2  
My first thought: it shouldn't be allowed. Logically it makes no sense to say "make a slot which must store a Foo (but leave it empty)". This probably requires everything-is-an-expression (like Lisp or Ruby) -- I don't know how it'd work if you had to exec sequential statements to do assignment. –  Ken Mar 17 '09 at 17:14
1  
Looking back: think SQL. If you have a "NOT NULL" column and try to insert a record without specifying a non-null value for it, it simply raises an error. –  Ken Apr 14 '09 at 17:29
    
so in that case, on every assignment there will be code generated to ensure we're not setting it to null and raise an exception at that point. Is that truly more desirable than say checking against null manually at a key point and as a programmer making an informed decision as to the utility of raising an exception, or accounting for it in the flow of the program? –  Jason D Feb 9 '10 at 12:29
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I admit that I haven't really read a lot about Spec#, but I had understood that the NonNullable was essentially an attribute that you put on a parameter, not necessarily on a variable declaration; Turn your example into something like:

class Class { ... }

void DoSomething(Class c)
{
    if (c == null) return;
    for(int i = 0; i < c.count; ++i) { ... }
}

void main() {
    Class c = nullptr;
    // ... ... ... code ...
    DoSomething(c);
}

With Spec#, you are marking doSomething to say "the parameter c cannot be null". That seems like a good feature to have to me, as it means I don't need the first line in the DoSomething() method (which is an easy to forget line, and completely meaningless to the context of DoSomething()).

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The idea of non-null types is to let the compiler rather than your client find bugs. Suppose you add to your language two type specifiers @nullable (may be null) and @nonnull (never null) (I'm using the Java annotation syntax).

When you define a function, you annotate its arguments. For instance, the following code will compile

int f(@nullable Foo foo) {
  if (foo == null) 
    return 0;
  return foo.size();
}

Even though foo may be null at the entry, the flow of control guarantees that, when you call foo.size(), foo is nonnull.

But if you remove the check for null, you will get a compile-time error.

The following will compile too because foo is nonnull at the entry:

int g(@nonnull Foo foo) {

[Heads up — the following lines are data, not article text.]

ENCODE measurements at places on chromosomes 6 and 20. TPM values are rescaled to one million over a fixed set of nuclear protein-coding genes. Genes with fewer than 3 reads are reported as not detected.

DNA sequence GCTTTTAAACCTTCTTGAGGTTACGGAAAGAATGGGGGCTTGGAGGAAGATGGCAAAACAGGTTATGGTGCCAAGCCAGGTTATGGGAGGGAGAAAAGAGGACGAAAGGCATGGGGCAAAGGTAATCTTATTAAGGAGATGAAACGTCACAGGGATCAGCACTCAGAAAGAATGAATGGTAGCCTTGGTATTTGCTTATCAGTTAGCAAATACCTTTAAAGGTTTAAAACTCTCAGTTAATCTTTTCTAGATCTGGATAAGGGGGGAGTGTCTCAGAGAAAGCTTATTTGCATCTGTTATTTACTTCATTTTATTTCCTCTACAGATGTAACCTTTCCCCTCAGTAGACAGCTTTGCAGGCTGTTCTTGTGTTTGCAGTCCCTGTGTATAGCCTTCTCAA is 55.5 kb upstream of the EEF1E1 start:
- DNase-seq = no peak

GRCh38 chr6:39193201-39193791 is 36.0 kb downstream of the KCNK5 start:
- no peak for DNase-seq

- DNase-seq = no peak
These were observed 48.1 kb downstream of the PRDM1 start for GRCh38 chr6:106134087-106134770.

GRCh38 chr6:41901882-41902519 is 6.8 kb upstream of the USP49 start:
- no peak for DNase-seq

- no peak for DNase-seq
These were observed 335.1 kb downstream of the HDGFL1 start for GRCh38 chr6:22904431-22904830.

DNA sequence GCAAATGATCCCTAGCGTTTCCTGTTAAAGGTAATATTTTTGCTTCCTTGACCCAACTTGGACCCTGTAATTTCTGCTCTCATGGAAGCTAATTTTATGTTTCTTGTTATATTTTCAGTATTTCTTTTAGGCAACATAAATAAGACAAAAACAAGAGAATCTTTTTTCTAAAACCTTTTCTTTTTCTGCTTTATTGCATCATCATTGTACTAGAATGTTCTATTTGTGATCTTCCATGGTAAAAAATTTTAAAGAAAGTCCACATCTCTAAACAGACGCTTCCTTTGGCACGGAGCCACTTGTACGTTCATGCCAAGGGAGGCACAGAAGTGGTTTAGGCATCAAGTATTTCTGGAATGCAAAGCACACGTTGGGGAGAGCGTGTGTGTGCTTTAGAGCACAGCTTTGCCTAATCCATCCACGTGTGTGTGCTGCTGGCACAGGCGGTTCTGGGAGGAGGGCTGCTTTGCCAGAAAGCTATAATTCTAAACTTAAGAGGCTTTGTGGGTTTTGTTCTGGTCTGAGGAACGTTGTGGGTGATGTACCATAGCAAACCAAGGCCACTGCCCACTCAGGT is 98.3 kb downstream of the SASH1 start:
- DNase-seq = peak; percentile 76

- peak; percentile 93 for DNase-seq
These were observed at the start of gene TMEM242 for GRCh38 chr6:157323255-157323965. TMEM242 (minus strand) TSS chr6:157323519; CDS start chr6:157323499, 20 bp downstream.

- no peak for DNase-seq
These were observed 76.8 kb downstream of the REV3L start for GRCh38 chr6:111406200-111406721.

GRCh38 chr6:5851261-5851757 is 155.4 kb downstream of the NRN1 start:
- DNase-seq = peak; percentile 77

return foo.size(); // OK
}

However, you won't be able to call g with a nullable pointer:

@nullable Foo foo;
g(foo); // compiler error!

The compiler does flow analysis for every function, so it can detect when @nullable becomes @nonnull (for instance, inside an if statement that checks for null). It will also accept a @nonnull veriable definition provided it is immediately initialized.

@nonnull Foo foo = new Foo();

There's much more on this topic in my blog.

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I like the use of NULL. Its been a while since I've worked in C++, but it made it very easy to find my problems regarding return values and references and fix them.

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Misses the point. –  Brennan Vincent Jan 5 '11 at 20:54
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As I see it there are two areas where null is used.

The first is the absence of a value. For example, a boolean can be true or false, or the user hasn't yet chosen a setting, hence null. This is useful and a good thing, but perhaps has been implemented incorrectly originally and there is now an attempt to formalise that use. (Should there be a second boolean to hold the set/unset state, or null as part of a three-state logic?)

The second is in the null pointer sense. This is more often than not a program error situation, ie. an exception. It is not an intended state, there is a program error. This should be under the umbrella of formal exceptions, as implemented in modern languages. That is, a NullException being caught via a try/catch block.

So, which of these are you interested in?

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#2 . –  zildjohn01 Mar 17 '09 at 19:10
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I'm currently working on this topic in C#. .NET has Nullable for value types, but the inverse feature doesn't exist for reference types.

I created NotNullable for reference types, and moved the problem from if's (no more checks for null) to the datatype domain. This makes the application to throw exceptions in runtime and not in compile-time.

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Non-nullable types make more sense to me when we are dealing with domain objects. When you are mapping database tables to objects and you have non-nullable columns. Say you have a table called User and it has column userid varchar(20) not nullable;

That would be so convenient to have a User class with UserId string field which is not nullable. You cab reduce some bugs at compile time.